Runa Sandvik
Feb 26, 2015 · 3 min read

By Runa A. Sandvik

I have my photograph taken and my fingerprints scanned every time I enter the United States. So do all other foreign nationals. The information is collected under the US-VISIT program. Information such as name, date of birth, gender and travel document data is recorded as well. In response to a Freedom of Information Act request I filed in November 2014, the Department of Homeland Security released a document containing information collected about me under this program over the last four years.

In addition to photographs, the 21-page document contains entries for every encounter I have had with the agency in that period. Most of these encounters were recorded at airports around the country, but there are also entries for appointments related to immigration and enrollment into the Global Entry program. Along with the Global Entry program, the DHS recently launched a new program that may allow it to collect similar information about U.S. citizens.

Washington Dulles International Airport on June 25 2014 at 03:11 PM.

While Global Entry provides pre-approved travelers with expedited clearance upon arrival into the country, Automated Passport Control is a new program that expedites the entry process for all U.S. citizens using self-service kiosks. The kiosks are similar to the ones used for Global Entry, and requires travelers to scan their passport, take a photograph and verify flight information. These kiosks are currently operational at more than 30 airports.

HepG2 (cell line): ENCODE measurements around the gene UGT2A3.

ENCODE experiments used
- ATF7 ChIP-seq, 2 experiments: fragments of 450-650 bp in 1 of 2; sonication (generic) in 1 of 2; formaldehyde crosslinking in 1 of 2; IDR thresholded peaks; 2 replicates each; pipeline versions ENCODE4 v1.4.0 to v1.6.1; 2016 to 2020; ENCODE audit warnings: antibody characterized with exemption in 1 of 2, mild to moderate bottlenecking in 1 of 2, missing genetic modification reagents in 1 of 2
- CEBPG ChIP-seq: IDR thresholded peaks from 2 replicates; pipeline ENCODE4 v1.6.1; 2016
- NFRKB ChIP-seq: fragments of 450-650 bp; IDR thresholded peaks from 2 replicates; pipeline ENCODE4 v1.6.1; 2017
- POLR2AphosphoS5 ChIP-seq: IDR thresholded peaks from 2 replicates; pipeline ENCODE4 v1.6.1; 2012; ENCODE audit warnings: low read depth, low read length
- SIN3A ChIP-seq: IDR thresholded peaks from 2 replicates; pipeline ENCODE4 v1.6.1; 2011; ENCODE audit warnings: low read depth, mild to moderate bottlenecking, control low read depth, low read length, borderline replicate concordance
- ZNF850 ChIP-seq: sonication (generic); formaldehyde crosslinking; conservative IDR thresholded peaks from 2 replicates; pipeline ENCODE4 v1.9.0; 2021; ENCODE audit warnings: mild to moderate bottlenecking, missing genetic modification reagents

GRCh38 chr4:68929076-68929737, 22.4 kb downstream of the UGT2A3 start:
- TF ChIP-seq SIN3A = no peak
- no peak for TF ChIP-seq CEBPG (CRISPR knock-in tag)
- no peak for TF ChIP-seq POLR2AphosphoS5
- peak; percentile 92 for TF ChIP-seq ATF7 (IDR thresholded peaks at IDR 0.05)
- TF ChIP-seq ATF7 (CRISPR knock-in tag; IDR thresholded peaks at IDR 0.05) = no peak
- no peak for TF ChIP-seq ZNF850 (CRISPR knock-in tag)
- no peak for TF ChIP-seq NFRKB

The information that is collected by these programs is shared with federal, state and local agencies. It is unclear how long the information is retained for.

The document I received from the DHS contains a total of 34 entries. No information has been redacted. Each entry includes my personal Fingerscan Identification Number, a unique Encounter ID, my name, date of birth, gender, nationality, my travel document type and number, and information about when, where and for what reason my fingerprints were scanned. A few entries also contain my height, weight, eye color and hair color. 33 of the 34 entries include a photograph.

Every photo taken of me by the Department of Homeland Security between 2010 and 2014.

To request this information yourself, visit FOIAonline and make a request to U.S. Customs and Border Protection. While I initially made a request listing every trip to the States, including flight information, the request that resulted in responsive documents was this one:

I am seeking a copy of the photograph that was taken of me as part of the US-VISIT biometric procedure when I arrived in Washington, D.C. on May 13 2013 (Virgin Atlantic #21 from London Heathrow to Washington, D.C., Dulles Intl).

You may be able to simply state that you would like a copy of the information that has been collected about you under one of the three programs; US-VISIT, Global Entry, Automated Passport Control. You may also want to add that responsive records may be held by the Office of Biometric Identity Management (OBIM).

If you have successfully requested similar information, or if you are having trouble with your request, please get in touch and share your story.

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Runa Sandvik

Written by

Director of Information Security at The New York Times



The original flagship publication of Medium

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